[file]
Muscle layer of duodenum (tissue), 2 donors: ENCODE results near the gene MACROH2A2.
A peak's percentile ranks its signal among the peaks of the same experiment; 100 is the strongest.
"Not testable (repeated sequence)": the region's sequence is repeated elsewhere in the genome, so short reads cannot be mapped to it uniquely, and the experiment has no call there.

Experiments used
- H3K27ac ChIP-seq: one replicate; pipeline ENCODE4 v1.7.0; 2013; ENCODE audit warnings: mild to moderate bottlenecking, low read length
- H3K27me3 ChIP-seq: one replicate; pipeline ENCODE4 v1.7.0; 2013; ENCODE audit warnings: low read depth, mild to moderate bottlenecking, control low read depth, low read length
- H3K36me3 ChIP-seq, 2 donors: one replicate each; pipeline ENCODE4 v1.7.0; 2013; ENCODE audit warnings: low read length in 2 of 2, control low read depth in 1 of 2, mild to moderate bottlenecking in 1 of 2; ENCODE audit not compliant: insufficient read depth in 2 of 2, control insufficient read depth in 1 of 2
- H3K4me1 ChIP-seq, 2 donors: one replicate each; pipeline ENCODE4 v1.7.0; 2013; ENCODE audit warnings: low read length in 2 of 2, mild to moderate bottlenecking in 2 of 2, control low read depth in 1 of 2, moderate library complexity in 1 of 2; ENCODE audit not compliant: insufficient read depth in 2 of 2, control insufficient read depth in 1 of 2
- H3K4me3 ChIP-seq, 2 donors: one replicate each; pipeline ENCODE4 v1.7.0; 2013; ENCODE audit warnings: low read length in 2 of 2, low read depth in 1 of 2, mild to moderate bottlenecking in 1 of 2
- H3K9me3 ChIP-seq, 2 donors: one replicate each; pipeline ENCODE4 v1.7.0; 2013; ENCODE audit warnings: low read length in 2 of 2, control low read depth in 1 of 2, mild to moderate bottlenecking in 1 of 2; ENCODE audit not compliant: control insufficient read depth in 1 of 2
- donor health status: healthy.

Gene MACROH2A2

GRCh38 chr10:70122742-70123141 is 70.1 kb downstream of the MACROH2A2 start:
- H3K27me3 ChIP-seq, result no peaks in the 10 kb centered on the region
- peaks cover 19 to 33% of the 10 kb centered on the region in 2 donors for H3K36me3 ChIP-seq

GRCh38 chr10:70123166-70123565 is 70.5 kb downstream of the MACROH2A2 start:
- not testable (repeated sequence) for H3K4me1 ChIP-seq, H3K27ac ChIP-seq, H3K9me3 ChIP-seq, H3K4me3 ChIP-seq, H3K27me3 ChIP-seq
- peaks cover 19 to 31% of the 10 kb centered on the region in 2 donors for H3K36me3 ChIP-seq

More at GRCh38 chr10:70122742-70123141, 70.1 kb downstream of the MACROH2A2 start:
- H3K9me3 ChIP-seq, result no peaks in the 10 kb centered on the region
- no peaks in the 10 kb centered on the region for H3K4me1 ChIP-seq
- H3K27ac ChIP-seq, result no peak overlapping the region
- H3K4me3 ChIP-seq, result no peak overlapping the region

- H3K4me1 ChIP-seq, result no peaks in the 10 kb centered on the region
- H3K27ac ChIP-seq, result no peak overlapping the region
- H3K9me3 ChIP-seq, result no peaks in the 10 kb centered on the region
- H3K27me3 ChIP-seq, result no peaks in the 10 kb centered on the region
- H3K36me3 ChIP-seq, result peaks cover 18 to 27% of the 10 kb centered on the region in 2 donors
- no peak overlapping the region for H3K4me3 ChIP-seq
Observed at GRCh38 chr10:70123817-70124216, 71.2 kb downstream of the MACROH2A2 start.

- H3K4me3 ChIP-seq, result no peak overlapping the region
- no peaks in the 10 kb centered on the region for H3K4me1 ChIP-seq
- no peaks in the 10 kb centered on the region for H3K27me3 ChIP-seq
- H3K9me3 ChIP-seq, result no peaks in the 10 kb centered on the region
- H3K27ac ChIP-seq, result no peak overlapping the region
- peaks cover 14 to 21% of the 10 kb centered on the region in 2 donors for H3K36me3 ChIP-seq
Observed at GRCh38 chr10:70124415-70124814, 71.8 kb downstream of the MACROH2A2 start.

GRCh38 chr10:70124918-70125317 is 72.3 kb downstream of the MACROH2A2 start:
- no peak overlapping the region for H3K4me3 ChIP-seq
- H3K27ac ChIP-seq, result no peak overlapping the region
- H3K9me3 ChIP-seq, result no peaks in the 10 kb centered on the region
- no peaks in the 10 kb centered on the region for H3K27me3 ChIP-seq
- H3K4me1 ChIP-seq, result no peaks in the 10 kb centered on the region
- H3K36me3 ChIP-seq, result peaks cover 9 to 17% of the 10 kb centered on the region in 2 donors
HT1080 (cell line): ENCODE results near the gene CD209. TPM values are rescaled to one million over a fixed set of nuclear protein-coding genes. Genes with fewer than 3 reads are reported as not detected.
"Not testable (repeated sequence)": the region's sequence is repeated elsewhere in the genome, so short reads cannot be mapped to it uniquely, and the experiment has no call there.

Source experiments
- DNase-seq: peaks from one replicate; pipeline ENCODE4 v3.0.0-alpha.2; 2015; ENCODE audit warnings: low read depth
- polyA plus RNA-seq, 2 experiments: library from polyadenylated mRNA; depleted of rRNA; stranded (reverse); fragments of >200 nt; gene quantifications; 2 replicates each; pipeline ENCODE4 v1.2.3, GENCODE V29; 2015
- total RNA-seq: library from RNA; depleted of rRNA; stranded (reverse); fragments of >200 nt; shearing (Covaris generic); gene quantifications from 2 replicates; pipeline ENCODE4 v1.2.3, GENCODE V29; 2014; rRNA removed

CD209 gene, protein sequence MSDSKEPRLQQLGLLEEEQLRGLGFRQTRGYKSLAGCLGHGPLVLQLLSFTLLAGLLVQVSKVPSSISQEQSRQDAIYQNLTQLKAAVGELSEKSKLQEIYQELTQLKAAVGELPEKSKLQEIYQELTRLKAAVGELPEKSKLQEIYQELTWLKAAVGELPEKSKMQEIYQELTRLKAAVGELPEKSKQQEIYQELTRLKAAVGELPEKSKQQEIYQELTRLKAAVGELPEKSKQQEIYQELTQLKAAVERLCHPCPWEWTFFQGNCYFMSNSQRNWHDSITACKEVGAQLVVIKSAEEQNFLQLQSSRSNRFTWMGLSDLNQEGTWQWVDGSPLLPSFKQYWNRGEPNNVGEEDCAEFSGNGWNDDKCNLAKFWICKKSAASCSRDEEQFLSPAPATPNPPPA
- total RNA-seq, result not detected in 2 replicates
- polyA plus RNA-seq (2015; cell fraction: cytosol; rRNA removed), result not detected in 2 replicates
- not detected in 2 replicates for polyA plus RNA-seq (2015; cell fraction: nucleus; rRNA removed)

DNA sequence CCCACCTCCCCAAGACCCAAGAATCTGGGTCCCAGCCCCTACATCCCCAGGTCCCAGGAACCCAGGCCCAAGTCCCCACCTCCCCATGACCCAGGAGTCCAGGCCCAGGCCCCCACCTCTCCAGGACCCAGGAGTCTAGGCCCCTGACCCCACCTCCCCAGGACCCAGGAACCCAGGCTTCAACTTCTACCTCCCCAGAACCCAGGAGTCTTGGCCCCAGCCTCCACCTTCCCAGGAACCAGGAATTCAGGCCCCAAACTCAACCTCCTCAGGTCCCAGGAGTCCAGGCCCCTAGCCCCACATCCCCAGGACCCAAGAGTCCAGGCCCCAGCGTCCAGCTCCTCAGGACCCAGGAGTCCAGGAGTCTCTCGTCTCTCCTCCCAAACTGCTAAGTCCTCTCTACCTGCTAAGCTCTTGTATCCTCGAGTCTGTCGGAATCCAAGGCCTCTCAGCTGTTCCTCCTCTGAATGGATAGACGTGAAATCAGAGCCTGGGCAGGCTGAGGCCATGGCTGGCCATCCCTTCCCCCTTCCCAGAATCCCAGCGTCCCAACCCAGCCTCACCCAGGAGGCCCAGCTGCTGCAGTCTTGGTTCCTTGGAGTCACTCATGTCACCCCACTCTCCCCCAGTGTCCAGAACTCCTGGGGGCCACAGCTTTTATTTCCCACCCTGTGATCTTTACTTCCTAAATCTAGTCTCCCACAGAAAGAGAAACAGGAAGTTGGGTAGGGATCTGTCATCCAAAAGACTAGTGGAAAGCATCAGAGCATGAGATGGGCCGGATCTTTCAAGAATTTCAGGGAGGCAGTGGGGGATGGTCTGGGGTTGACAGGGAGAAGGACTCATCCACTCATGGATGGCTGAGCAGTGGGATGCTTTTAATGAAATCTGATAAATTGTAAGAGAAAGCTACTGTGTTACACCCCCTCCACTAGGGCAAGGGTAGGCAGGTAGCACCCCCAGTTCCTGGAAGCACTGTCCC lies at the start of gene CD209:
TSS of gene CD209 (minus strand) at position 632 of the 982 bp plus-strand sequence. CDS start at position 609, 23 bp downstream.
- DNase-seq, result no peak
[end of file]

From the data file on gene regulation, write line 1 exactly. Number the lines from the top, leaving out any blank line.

Muscle layer of duodenum (tissue), 2 donors: ENCODE results near the gene MACROH2A2.